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February 28, 2019

Indian Economy: Fisking the fiscal math

The past couple of years have seen the central government veer off their fiscal targets. Thiswas mainly due to transitory disruptions from demonetisation, glitches in implementationof the goods and services tax, and more recently, the income support scheme for farmers.An analysis of the central government’s finances over the past 15 years - the periodspanning the rule of the United Progressive Alliance (UPA) I, II, and the present NationalDemocratic Alliance (NDA) governments – reveals the following:


  • The fiscal deficit of the central government has come down from over 6% of GDP in thepost-crisis period of fiscal 2010 to around 3.4% in fiscal 2019. However, after a phaseof consolidation, the government’s finances are once again under stress
  • The medium-term objective of the fiscal policy has been to bring down the deficit to3% of GDP on a sustained basis, as prescribed by the Fiscal Responsibility and BudgetManagement (FRBM) Act. However, this target has been met only once since 1991 – in2008, on the back of strong growth and changes in tax rates leading to healthy taxcollections. Meeting this target has been an exception rather than the norm
  • Historically, the gap between actual fiscal deficit and the budget target has been quitewide and increases with the time horizon of the target. What is encouraging is thatdespite a high error rate, the gap has been narrowing over time in the base year as wellas first- and second-year ahead rolling forecasts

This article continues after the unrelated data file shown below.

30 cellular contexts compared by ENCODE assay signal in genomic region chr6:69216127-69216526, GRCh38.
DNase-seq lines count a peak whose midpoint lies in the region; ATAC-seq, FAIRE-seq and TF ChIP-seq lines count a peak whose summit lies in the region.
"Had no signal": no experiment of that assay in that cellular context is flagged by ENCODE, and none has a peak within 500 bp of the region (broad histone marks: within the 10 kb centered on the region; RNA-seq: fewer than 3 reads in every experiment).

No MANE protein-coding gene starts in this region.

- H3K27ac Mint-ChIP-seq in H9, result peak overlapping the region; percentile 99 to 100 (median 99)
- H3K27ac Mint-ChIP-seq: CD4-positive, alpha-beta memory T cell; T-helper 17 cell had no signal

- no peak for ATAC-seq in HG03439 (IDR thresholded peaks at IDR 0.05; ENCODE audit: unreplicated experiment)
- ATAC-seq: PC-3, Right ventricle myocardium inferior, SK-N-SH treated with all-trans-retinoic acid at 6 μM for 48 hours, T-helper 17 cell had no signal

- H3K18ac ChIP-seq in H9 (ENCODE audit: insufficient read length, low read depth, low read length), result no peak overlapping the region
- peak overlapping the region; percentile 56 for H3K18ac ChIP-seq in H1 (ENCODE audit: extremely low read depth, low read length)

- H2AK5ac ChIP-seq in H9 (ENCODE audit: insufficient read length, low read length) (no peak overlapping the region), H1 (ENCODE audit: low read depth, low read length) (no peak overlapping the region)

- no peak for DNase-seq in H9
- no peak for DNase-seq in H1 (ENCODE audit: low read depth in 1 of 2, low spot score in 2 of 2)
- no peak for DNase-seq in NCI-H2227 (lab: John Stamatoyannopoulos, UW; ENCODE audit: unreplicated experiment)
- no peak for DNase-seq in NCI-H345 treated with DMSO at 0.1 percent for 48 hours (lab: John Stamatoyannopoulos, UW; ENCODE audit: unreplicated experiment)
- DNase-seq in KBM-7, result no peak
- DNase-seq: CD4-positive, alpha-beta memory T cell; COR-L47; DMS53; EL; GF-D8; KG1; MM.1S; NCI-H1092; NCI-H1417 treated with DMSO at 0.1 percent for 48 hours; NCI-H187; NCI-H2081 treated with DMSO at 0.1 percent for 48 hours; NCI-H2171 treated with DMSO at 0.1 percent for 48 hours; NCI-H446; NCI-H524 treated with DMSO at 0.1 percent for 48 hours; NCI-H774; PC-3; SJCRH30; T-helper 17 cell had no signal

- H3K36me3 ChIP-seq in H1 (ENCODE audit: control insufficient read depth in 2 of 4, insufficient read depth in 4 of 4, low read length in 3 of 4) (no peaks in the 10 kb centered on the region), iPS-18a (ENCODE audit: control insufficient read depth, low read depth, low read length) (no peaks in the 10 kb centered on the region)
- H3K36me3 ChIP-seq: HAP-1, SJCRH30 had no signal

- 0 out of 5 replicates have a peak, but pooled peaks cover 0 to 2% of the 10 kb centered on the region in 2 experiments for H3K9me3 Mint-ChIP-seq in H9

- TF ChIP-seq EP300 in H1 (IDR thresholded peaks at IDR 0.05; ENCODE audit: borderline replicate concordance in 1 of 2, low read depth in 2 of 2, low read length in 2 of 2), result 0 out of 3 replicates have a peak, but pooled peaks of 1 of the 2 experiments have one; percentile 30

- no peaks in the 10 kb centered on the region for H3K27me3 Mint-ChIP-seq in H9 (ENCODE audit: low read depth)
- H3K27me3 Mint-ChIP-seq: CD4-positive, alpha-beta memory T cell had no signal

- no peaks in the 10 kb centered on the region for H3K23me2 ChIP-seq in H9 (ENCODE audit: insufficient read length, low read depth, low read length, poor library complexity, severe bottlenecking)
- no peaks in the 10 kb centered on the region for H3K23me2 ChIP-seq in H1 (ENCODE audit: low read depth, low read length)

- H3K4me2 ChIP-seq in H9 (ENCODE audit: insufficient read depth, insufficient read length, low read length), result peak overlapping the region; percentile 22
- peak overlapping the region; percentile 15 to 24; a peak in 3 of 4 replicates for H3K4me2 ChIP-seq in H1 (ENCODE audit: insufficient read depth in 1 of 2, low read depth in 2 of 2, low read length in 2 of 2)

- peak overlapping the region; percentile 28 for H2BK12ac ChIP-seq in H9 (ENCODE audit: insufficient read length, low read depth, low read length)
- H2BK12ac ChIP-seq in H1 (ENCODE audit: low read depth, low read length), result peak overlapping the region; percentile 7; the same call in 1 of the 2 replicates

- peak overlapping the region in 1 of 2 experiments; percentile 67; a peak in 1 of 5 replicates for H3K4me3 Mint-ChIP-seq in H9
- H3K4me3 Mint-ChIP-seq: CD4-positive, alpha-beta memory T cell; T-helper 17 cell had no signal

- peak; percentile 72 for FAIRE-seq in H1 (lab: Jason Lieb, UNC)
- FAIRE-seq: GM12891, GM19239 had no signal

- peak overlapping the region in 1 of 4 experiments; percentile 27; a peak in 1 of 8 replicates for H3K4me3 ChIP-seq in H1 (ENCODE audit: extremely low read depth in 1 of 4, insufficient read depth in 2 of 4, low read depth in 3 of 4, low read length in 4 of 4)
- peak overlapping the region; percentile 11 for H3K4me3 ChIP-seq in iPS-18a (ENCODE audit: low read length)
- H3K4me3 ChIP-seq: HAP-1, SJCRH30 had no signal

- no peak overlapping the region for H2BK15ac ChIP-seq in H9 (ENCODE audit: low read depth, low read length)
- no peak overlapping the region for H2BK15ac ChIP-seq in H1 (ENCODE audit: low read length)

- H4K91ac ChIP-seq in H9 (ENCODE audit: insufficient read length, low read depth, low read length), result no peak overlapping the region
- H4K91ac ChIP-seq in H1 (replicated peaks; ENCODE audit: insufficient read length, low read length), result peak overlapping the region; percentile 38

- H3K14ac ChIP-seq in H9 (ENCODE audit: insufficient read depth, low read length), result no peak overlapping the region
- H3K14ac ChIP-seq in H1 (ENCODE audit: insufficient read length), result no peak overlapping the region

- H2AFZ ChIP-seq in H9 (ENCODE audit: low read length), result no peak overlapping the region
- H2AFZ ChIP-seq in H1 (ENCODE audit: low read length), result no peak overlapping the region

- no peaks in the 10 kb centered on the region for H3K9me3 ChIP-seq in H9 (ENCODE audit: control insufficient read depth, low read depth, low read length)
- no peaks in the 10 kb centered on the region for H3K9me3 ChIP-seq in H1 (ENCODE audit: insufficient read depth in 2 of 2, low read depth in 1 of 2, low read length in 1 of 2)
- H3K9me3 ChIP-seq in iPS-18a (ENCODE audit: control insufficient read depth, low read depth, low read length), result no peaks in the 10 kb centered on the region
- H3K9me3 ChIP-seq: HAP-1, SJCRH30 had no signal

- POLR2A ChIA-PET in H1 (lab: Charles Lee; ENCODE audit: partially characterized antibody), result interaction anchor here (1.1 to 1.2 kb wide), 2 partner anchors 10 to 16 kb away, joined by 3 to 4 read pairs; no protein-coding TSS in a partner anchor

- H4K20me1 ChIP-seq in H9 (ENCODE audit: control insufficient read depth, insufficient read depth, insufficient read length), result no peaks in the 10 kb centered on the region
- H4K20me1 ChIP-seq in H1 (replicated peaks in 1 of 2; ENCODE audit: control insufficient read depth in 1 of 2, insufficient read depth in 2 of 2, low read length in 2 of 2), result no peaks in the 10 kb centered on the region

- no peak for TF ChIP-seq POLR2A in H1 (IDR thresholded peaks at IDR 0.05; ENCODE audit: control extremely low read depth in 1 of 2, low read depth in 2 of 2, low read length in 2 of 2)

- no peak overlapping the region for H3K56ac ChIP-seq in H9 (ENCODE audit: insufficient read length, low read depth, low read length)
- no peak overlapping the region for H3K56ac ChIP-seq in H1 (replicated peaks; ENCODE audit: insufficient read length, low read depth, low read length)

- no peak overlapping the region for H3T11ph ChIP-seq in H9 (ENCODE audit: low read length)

• Final budgets do not differ much from interims in terms of overall fiscal targets andbroad expenditure and revenue trends as the wiggle room remains more or less thesame due to commitments under the FRBM Act. After it took over in May 2014, the NDAgovernment had retained the fiscal targets set in the interim budget of the UPA IIgovernment. The wiggle room for fiscal 2020 does not exist as fiscal deficit has beentargeted 30 basis points higher than originally envisaged under FRBM

Part of the recent slippage is due to transitory factors that will correct over a period, but agood part is also due to factors that could persist. There is a need to check populistmeasures such as farm loan waivers and accelerate attempts to mobilise revenue toregain fiscal health.